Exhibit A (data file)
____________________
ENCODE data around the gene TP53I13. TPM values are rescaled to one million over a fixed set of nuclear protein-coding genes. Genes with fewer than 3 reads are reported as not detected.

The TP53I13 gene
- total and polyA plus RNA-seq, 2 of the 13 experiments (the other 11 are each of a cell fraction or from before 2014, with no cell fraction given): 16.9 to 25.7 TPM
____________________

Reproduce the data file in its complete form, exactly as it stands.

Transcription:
ENCODE data around the gene TP53I13. TPM values are rescaled to one million over a fixed set of nuclear protein-coding genes. Genes with fewer than 3 reads are reported as not detected.

The TP53I13 gene
- total and polyA plus RNA-seq, 2 of the 13 experiments (the other 11 are each of a cell fraction or from before 2014, with no cell fraction given): 16.9 to 25.7 TPM